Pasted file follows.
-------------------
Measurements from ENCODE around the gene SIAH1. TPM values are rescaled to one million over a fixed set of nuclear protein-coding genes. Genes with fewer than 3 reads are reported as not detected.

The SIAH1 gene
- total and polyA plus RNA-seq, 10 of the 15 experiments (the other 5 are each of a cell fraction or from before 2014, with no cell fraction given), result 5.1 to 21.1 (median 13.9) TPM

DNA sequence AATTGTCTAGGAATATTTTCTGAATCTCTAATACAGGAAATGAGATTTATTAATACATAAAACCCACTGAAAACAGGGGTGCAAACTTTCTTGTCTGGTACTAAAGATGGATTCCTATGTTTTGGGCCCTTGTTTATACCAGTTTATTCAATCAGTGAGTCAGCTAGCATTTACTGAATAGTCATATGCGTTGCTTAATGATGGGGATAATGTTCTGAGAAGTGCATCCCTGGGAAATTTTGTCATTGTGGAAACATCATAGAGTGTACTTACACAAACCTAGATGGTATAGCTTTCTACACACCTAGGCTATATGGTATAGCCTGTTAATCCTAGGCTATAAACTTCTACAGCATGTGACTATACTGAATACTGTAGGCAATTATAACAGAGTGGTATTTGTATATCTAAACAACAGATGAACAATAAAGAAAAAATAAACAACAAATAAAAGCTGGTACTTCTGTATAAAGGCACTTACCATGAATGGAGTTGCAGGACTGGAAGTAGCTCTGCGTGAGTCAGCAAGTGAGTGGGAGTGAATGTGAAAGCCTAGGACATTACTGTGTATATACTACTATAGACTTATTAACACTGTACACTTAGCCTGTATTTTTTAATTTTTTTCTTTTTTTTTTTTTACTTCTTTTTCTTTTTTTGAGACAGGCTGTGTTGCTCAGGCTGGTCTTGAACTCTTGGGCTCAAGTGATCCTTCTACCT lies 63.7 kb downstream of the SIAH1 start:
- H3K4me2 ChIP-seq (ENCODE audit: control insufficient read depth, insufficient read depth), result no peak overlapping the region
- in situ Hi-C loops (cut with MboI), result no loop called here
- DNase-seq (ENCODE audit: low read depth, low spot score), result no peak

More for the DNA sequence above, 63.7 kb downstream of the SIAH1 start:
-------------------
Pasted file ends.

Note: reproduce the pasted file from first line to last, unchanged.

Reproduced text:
Measurements from ENCODE around the gene SIAH1. TPM values are rescaled to one million over a fixed set of nuclear protein-coding genes. Genes with fewer than 3 reads are reported as not detected.

The SIAH1 gene
- total and polyA plus RNA-seq, 10 of the 15 experiments (the other 5 are each of a cell fraction or from before 2014, with no cell fraction given), result 5.1 to 21.1 (median 13.9) TPM

DNA sequence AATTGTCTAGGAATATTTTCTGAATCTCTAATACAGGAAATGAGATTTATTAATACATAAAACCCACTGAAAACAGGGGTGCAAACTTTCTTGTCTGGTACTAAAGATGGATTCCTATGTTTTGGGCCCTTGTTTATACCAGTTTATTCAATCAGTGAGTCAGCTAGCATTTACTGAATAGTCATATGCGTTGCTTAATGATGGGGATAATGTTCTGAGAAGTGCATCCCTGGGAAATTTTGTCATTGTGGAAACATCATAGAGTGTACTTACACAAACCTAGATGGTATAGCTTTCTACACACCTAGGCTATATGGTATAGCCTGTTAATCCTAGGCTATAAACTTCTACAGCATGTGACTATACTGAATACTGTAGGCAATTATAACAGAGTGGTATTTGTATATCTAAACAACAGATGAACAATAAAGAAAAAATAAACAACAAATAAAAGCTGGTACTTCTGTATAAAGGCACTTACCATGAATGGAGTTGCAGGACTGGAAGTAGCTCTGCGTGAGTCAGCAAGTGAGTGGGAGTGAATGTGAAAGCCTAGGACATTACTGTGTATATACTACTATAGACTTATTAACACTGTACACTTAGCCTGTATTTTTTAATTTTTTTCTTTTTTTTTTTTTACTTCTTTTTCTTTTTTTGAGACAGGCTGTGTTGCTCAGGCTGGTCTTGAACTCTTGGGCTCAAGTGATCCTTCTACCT lies 63.7 kb downstream of the SIAH1 start:
- H3K4me2 ChIP-seq (ENCODE audit: control insufficient read depth, insufficient read depth), result no peak overlapping the region
- in situ Hi-C loops (cut with MboI), result no loop called here
- DNase-seq (ENCODE audit: low read depth, low spot score), result no peak

More for the DNA sequence above, 63.7 kb downstream of the SIAH1 start: